Following Sarah’s tips, expert gardener and presenter Ellen Mary recommends growing hibiscus for its tropical characteristics and flavorful qualities.
‘Hibiscus just needs plenty of sun in a sheltered spot and well-drained soil. It also grows perfectly well in a large pot or in raised garden bed ideas. To flower for longer, they can be grown in a conservatory as well.
'Hibiscus tea is wonderfully floral, and the flowers can be used to garnish meals for the wow factor and a taste of the tropics [wherever you are],’ she shares.
When looking for an edible flower to grow, Ellen also reminds us not to overlook sunflowers, which can fill any size backyard with soft sunshine shades.
See: How to grow sunflowers – a step-by-step guide
Sunflowers are often grown for their sunflower seeds, which are noted for their nutritional value – though some people also enjoy the sunflower buds and petals, which are best cooked in butter or garlic.
We’ve found a garden trend that decorates our garden, improves our wellbeing, and looks great in a cocktail. Why didn't we think of this sooner?
More edible flowers to grow
- Nasturtium are the best known edible flower and are usually added to salads for their color and peppery flavor.
- Geraniums, particularly scented varieties can add spicy or lemony flavor.
- Cornflowers have a clove-like flavor that's lovely with apples.
- Honeysuckle can be used for tea, syrups, and desserts.
- Dahlia flavors vary from spicy to more bland but look beautiful.
- Cape Jasmine can be used in baking, preserves and pickles.
- Magnolia is lovely in salads and can even be pickled.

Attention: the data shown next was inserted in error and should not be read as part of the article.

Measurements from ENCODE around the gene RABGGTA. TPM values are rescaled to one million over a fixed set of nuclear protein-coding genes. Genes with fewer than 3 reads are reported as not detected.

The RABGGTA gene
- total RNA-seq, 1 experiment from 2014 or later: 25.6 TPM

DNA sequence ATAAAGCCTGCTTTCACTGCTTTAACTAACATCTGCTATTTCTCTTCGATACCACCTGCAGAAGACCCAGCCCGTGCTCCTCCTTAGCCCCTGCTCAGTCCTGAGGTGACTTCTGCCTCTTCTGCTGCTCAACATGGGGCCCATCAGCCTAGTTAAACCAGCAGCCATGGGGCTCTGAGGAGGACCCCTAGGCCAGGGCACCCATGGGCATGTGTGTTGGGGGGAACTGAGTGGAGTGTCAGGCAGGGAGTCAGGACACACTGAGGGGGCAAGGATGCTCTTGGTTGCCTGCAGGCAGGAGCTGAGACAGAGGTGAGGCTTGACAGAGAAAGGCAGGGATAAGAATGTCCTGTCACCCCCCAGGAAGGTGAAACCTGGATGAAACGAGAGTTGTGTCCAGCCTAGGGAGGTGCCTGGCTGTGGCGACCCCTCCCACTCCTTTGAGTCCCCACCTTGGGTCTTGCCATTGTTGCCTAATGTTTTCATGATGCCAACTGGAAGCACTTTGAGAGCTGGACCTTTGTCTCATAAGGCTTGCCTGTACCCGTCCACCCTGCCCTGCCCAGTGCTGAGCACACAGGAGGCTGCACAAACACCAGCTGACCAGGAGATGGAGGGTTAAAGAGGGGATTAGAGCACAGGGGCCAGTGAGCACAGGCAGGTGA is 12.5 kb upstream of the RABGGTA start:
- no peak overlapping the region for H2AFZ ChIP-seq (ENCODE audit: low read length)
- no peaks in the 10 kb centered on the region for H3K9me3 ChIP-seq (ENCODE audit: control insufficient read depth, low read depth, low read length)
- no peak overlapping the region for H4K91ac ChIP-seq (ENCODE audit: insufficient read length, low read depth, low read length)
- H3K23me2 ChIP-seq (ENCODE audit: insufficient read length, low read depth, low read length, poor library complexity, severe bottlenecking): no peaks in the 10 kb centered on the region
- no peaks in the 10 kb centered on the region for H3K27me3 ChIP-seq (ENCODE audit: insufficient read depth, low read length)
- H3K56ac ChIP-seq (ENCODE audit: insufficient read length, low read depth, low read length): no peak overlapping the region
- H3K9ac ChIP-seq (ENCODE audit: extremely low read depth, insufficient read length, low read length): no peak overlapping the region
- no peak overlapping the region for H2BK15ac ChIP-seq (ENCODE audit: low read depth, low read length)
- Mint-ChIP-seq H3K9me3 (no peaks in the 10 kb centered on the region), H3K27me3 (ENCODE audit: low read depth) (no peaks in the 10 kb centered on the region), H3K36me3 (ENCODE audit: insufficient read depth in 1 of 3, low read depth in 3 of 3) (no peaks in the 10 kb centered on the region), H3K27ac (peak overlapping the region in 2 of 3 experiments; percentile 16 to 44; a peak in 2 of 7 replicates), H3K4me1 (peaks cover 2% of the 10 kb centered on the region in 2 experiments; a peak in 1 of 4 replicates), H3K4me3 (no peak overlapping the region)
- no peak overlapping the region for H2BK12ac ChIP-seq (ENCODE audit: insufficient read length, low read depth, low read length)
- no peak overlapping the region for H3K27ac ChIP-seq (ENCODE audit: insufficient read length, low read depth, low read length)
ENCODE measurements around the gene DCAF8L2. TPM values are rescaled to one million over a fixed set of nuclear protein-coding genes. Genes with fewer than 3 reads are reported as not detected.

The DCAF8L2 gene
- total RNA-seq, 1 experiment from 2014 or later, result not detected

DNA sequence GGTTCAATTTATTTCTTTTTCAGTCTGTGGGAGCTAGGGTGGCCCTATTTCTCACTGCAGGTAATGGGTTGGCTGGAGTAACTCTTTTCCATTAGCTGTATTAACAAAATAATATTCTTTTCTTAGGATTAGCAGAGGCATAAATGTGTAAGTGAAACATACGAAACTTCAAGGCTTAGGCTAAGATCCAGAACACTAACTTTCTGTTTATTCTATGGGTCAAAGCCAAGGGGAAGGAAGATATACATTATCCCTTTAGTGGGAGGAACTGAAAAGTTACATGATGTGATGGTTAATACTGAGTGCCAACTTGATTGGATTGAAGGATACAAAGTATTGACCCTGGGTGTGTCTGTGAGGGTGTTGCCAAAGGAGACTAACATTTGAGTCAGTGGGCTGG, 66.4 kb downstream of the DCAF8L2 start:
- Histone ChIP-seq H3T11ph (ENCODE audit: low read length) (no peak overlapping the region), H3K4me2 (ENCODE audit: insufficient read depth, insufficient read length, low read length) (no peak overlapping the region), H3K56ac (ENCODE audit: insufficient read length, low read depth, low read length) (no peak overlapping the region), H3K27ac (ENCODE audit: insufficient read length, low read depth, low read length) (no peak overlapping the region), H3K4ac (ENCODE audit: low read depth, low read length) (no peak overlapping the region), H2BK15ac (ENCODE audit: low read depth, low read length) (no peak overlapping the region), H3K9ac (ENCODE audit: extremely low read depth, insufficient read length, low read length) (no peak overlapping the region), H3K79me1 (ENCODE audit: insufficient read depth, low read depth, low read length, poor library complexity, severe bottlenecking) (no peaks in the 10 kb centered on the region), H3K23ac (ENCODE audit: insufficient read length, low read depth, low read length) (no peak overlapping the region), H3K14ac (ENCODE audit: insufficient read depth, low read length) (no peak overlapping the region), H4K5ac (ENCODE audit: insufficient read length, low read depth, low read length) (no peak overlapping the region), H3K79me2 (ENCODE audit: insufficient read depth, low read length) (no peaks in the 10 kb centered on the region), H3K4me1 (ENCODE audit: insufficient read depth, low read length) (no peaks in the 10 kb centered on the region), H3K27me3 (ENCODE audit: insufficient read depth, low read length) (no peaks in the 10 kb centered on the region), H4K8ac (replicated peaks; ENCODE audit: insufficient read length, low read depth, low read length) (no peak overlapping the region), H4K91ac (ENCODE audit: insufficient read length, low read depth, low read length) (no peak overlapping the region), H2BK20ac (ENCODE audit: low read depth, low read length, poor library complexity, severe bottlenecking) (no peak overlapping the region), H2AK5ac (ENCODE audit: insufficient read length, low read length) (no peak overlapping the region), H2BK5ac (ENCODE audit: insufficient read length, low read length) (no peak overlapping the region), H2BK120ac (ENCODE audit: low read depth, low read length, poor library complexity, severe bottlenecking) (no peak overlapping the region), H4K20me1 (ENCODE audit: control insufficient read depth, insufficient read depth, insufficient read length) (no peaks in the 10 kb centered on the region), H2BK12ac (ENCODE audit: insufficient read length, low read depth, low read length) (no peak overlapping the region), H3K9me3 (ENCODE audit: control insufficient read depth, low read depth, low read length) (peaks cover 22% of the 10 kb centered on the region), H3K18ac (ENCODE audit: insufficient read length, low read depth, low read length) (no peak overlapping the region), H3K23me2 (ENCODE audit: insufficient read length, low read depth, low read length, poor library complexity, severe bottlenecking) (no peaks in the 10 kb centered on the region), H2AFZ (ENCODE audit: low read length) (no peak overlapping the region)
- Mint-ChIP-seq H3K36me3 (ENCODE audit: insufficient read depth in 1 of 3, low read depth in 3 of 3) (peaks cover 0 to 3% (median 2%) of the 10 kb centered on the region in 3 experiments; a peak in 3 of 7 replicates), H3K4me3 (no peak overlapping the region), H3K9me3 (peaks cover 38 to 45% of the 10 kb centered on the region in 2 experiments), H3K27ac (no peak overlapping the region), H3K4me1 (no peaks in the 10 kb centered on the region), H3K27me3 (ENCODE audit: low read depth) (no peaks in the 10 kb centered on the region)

- Roses are used in jam and jelly, to decorate drinks and fruit salads.
- Pansies are lovely in a salad.
Can you buy edible flowers?
Some grocery stores will sell edible flowers, sold specifically for eating rather than display. However, it is much more satisfying – and cheaper – to grow your own.
Which edible flowers should you avoid?
Not all flowers are edible and some can be harmful, but if you have grown or come across edible flowers, there are still some reasons why you might want to avoid eating them. These include:
Foraged flowers – if they are low to the ground in areas where animals frequent or if they are dusty or dirty, faded or discolored, don't eat them.
See: Small vegetable garden ideas – from layout designs to the best crops to grow
Edible flowers that have been treated with pesticide – organic edible flowers are your best – and in our opinion, only – option. Either way, give them a good wash before eating them.
Megan is a News Writer across Future Plc's Homes titles. She has a background in national newspapers in the UK and has experience in fashion and travel journalism, which she previously practised whilst living in Paris and New York City. Her adoration for these fashion capitals means she particularly enjoys writing about upcoming styles and trends for Homes & Gardens. Megan also loves discovering vintage pieces in her spare time, meaning her decor is largely influenced by the beauty of the jazz age.